Guide dog Daisy leads 967 people from World Trade Center - Internet/Facebook Rumour
James Crane worked on the 101st floor of Tower 1 of the World Trade Center .. He is blind so he has a golden retriever named Daisy.
After the plane hit 20 stories below, James knew that he was doomed, so he let Daisy go, out of an act of love.
She darted away into the darkened hallway.
Choking on the fumes of the jet fuel and the smoke James was just waiting to die. About 30 minutes later,
Daisy comes back along with James’ boss, Who Daisy just happened to pick up on floor 112
On her first run of the building, she leads James, James’ boss, and about 300 more people out of the doomed building.
But she wasn’t through yet, she knew there were others who were trapped. So, highly against James’ wishes she ran back in the building.
On her second run, she saved 392 lives. Again she went back in. During this run, the building collapses.
James hears about this and falls on his knees into tears.
Against all known odds, Daisy makes it out alive, but this time she is carried by a firefighter. “She led us right to the people, before she got injured” the fireman explained.
Her final run saved another 273 lives. She suffered acute smoke inhalation, severe burns on all four paws, and a broken leg, but she saved 967 lives.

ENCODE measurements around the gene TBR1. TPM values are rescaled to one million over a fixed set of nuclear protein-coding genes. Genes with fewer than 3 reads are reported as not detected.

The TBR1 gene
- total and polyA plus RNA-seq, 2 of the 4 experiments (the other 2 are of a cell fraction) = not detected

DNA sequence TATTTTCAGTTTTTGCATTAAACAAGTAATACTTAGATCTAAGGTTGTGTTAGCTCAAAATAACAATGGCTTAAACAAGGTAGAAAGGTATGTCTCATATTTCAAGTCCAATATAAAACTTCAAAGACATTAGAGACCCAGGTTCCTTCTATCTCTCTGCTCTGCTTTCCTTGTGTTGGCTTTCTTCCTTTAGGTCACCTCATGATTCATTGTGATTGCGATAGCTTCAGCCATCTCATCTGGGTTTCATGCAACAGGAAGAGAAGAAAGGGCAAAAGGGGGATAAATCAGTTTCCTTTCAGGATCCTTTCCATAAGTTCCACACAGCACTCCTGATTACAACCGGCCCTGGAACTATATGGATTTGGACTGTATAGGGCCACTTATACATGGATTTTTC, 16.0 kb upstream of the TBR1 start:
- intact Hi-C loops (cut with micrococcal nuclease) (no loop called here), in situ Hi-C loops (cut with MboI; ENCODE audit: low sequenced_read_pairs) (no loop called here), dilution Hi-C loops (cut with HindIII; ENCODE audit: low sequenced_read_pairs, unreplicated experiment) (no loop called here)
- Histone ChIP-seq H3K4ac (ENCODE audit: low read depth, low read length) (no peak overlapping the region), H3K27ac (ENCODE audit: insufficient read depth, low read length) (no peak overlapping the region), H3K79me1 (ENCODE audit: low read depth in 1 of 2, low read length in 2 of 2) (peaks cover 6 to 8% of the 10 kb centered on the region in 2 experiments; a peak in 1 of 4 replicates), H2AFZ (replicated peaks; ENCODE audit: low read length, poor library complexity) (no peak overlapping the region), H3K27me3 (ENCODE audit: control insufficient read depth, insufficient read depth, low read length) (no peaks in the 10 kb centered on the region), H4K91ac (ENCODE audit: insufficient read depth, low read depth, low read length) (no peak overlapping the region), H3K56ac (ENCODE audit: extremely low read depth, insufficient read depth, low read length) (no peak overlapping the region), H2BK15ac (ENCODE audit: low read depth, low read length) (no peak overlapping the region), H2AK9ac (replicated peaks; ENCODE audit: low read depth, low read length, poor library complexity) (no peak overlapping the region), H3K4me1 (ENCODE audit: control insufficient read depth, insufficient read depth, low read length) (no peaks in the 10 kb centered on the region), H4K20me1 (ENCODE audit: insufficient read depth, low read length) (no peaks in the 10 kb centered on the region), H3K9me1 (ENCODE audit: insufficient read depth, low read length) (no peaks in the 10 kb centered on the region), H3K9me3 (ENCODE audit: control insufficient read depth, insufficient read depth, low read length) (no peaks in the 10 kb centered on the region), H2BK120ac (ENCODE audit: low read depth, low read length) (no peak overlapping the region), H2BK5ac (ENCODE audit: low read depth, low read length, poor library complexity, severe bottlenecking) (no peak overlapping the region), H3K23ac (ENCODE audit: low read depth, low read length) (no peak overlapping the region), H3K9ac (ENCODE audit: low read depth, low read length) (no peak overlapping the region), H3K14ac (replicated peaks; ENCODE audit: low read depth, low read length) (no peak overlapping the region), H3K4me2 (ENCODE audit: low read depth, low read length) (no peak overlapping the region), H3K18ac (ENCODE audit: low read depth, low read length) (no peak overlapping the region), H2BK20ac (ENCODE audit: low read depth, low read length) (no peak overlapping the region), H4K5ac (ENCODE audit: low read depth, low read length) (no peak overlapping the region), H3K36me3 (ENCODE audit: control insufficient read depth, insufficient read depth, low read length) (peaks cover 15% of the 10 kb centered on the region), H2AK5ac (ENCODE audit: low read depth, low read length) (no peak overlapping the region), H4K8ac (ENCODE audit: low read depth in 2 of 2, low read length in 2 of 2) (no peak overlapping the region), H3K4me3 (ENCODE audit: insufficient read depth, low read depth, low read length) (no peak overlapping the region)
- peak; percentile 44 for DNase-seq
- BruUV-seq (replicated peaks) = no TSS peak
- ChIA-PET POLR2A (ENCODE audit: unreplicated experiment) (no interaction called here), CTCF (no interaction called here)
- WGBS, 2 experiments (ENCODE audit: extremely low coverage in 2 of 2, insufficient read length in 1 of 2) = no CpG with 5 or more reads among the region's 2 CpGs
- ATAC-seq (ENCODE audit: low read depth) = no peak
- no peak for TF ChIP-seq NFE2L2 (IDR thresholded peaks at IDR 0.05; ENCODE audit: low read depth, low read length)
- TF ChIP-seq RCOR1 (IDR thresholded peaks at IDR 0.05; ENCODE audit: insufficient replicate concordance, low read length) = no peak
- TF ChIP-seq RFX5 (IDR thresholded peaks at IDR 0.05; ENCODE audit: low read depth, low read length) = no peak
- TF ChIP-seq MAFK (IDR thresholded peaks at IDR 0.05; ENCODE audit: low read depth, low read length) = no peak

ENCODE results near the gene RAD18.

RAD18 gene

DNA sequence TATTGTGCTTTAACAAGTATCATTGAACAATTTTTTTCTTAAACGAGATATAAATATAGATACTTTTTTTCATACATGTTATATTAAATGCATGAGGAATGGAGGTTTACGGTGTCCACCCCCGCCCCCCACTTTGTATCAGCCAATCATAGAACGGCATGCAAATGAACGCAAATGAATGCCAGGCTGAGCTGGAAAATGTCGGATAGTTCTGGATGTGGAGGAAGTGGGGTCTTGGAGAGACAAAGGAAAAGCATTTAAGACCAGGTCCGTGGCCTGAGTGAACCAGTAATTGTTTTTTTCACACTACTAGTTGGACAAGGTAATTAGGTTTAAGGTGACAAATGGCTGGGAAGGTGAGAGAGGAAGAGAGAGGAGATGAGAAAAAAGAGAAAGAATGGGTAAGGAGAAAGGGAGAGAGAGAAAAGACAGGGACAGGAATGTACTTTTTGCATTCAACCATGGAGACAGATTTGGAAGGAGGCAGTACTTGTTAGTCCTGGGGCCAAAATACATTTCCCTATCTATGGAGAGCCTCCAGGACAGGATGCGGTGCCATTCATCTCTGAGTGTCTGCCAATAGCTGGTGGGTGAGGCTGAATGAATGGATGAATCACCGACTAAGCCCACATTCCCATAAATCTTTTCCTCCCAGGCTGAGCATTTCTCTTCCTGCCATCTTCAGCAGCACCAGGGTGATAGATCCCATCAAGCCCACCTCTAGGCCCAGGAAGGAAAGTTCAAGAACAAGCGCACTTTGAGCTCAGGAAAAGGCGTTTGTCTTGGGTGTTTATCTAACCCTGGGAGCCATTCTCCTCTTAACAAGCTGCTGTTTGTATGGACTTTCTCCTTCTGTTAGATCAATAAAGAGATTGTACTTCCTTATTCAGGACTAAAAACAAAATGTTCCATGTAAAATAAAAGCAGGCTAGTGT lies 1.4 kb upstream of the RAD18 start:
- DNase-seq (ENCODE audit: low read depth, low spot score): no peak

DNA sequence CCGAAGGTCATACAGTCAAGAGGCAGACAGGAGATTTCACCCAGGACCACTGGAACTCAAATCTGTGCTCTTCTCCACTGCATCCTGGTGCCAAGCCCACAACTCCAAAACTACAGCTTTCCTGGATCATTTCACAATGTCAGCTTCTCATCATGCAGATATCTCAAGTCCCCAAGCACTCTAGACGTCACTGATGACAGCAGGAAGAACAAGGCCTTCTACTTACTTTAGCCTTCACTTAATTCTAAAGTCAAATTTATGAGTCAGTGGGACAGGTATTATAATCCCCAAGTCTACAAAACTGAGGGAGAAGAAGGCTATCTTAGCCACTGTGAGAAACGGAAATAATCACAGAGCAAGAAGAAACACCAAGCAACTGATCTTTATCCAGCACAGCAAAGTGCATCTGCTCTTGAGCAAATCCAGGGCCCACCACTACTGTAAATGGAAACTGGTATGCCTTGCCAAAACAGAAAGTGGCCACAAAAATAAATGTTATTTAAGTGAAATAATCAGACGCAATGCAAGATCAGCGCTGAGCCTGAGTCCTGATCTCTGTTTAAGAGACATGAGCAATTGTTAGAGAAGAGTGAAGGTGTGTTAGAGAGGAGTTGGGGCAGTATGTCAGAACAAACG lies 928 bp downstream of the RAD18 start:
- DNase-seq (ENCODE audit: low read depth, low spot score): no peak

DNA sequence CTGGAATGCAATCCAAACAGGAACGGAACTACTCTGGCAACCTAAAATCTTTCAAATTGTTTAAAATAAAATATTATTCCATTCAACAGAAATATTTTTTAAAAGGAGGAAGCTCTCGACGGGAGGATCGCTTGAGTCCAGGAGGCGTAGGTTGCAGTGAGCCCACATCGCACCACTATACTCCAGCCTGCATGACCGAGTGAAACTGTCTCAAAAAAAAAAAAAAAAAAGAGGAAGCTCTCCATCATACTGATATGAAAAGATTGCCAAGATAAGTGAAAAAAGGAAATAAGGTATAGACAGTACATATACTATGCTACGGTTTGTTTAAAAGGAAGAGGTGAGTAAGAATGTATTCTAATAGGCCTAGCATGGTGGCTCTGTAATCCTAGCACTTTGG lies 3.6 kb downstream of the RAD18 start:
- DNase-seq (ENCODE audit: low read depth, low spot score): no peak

Daisy is the first civilian Canine to win the Medal of Honor of New York City.
Pass it on to all animal lovers
The following story claims to tell the tale of Daisy the dog, a guide dog who, according to this forwarded message, saved over 900 lives by leading people stuck in the North Tower of the World Trade Center to safety during the 9/11 attacks.
Despite being an inspiring story, it is however, totally false. In fact similar messages outlining extraordinary tasks carried out by guide dogs have been circulating for well over a decade, in various formats, but many have turned out to be nothing more than works of fiction.
Plenty of inspiring and heroic stories emerged after the tragic events of 9/11 occurred, including the stories of Salty and Roselle, who led their respective owners to safety. Also dogs working with search and rescue teams helped locate victims in the rubble.
These stories had been well published in mainstream media outlets. Of course if a guide dog singlehandedly saved over 900 lives, it would be safe to assume that it would have received ample coverage from media outlets too, but alas it did not, because it didn’t really happen.
It is perhaps also worth mentioning another telling hole in the story above. The story claims that Daisy the dog picked up someone from the 112th floor. Tower 1 only has 110 floors.
There are plenty of true heroic acts that occurred that fateful day, meaning that sharing or forwarding works of fiction seems rather pointless.
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